Next becomes a conscientious upholder of law and
order, asking all present to show due respect for
Othello
Iago then plays the part that best suits
his talents, that of the artful deceiver:
He becomes honest Iago
 Puts on a posture of being strained while
giving a seeming impartial account of what
has happened
 And impressing Othello with his ‘pained’
reaction to Cassio’s lapse—
‘Honest Iago that looks dead with
grieving”
Note implicit stage directions re gesture
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Critical significance of Brawl Scene
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The Brawl Scene provides impressive evidence of
Iago’s successful manipulation of all those around
him
Roderigo, Montano, Cassio, Othello
Leaves nothing to chance here for even before the
brawl, he convinced Montano that Cassio’s infirmity
is a danger to Venetian interests
As a result, Montano feels compelled to urge Iago to
be a good soldier and tell the truth about Cassio
Iago; also
his famous Soliloquy in Scene 3
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His talent for hypocrisy is again to the fore
He tells the story against Cassio with a fine
show of reluctance and misgiving (all show)
Takes on another role: one of faithful
counselor and consoler of Cassio
The real Iago only re- emerges in his great
soliloquy, “And what’s he then, that says I
play the villain /
When the advice is free I give and honest”
IAGO’S PLOT ADVANCES (Keeping in
mind Iago’s manipulative use of words)
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Interesting to watch Iago’s mind at work as he plots
and plans to bring about the disgrace of Cassio
First he must work on Cassio himself; knows his
weakness—alcohol; give him plenty and then “he’ll
be as full of quarrel and offence”
Secondly - to arrange for Roderigo and three “noble
swelling” Cypriots to be on guard duty but they must
all be “flustered with flowing cups”. A fight is bound
to follow, and from it, Cassio’s disgrace.
Advance of Iago’s plot (cont)
To ensure it works, other agents must be used
 Montano must be convinced of Cassio’s
“vice”, his “infirmity”, his weakness for alcohol
that will one day “shake this island”
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Roderigo must be ordered to “go out and cry
mutiny” and bells must be rung so that all the
Cypriots are involved
Iago to Montano re Cassio’s “infirmity”
(Where Iago cleverly & convincingly
slanders Cassio)
You see this fellow that is gone before;
He is a soldier, fit to stand by Caesar
And give direction; and but see his vice:
’Tis to his virtue a just equinox,
The one as long as th’other. ’Tis pity of him.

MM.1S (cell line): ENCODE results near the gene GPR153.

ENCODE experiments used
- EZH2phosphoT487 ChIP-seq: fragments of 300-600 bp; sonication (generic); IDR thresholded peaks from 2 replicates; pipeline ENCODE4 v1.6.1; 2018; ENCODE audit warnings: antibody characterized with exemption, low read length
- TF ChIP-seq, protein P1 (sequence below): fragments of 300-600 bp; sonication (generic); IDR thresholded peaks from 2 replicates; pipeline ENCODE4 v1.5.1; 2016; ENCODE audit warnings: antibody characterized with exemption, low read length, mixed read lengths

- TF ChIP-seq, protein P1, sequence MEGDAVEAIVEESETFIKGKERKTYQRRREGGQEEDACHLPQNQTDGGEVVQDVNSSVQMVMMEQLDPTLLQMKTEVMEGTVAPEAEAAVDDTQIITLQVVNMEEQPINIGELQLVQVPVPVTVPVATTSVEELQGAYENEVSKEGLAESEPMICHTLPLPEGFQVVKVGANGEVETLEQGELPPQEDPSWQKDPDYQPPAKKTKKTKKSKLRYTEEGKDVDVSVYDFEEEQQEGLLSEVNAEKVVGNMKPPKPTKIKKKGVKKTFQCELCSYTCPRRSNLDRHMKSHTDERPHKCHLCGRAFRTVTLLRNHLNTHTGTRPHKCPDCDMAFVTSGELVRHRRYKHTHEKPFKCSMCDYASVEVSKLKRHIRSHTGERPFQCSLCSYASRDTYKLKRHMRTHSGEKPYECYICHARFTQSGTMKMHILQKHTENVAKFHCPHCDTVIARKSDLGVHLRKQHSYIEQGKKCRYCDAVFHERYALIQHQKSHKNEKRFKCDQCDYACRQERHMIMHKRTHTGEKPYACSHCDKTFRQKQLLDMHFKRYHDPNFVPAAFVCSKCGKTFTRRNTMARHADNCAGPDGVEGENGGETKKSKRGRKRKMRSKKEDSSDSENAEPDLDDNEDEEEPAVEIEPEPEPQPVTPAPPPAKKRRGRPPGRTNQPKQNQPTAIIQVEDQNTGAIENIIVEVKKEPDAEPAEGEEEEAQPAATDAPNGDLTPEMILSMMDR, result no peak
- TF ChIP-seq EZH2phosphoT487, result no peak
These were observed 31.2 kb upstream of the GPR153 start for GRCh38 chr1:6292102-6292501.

I fear the trust Othello puts in him,
On some odd time of his infirmity,
Will shake this island.
Advance of Iago’s plot (cont)
Cassio must then be advised to win
Desdemona’s support:
 “I’ll tell you what you shall do…Our General’s
wife is now the general…Confess yourself
freely to her; importune her, she’ll help put
you in your place again”
 Recall Iago’s remark in his soliloquy: “His
soul is so enfettered to her love, / That she
may make, unmake, do what she list,”
Iago’s plan is developing—
marking the first stage of Iago’s malice
NB He has succeeded in destroying the
reputation of Cassio; Cassio’s good name;
 Now he wishes to destroy Othello and
Desdemona
 Out of Desdemona’s virtue and goodness he
wishes to make the “net / That shall enmesh
them all”
 But just in case there is any weakness in the
plan, Iago has two other things to do:
He must also involve his wife, Emilia:
 “My wife must move for Cassio to her
mistress,
I’ll set her on”
He must also let Othello see some evidence:
 “Myself awhile to draw the Moor apart, /
And bring him jump, when he may Cassio
find, / Soliciting his wife.”
Monstrous Plan in the Making
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Iago is now full of delight about his evil creation.
To put the Moor into a jealousy that judgment cannot
cure, and thus destroy his peace of mind
All these practical moves will transform his evil
design into a working reality
The method may be slow (Iago is patient); but it
always appear legitimate; never extravagant
when circumstance is added to circumstance until
the net, the web of intrigue, is woven to take Othello
into its coils.
The comic interlude
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The interlude is full of comedy as well as having a
direct bearing on main events.
Iago is the life of the party
Swings into action; and skillfully turns this social
occasion of the festivities into a heavy drinking party
His ditties and jokes about English drinking habits
and about “your Dane, your German, and your
swagger-bellied Hollander” provides great comic
entertainment for a viewing audience
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But aside from the comic relief it provides, it has a
direct bearing on the main events of the plot
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It neatly ties in with one significant part of Iago’s plot
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to engineer the getting drunk of Cassio, and
eventually his dismissal, his dishonorable discharge.
To appreciate Iago’s soliloquy near the
end of this scene,
you need to keep in mind—
Iago (to Cassio):
Come, you are too severe a moraller. As the time,
the place, and the condition of this country
stands, I could heartily wish this had not so
befallen: but since it is as it is, mend it for your
own good.
(“And what’s he then that says I play the villain”)
Commentary on Iago’s soliloquy
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Alone Iago asks how anyone could see him as a
villain with ironical words
Note its frankly evil self-revelation
Shows more plainly the peculiar quality of Iago’s
wickedness
This is his power to use sanity, common sense,
goodness, as weapons against themselves
And his clear, pitiless realization that he is doing so
His way as he explains is
 to employ sound advice
skillfully perverted,
 to foresee how the honesty, the kindness of
Desdemona, and
the trust and simplicity of Othello,
 can be made to destroy them.
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Thus Iago’s part in the play is full of perfectly correct
and even admirable sentiments
but all used for evil purposes…
For example, at the end of this scene when he
speaks to Roderigo about “patience”
his words have the false ring of good advice
deliberately twisted towards evil ends:
“How poor are they that have not patience!
What wound did ever heal but by degrees?”
Most of all, we note Iago’s
Machiavellian use of language
Language was Machiavelli’s weapon
Similarly, Iago’s power –
 masterful manipulation of words; a warrior of
words;
 Words carefully chosen, combined, and
strategically structured (Thought Structure)
 to achieve their maximum effect namely to
dominate, manipulate, and control through
speech that creates disorder.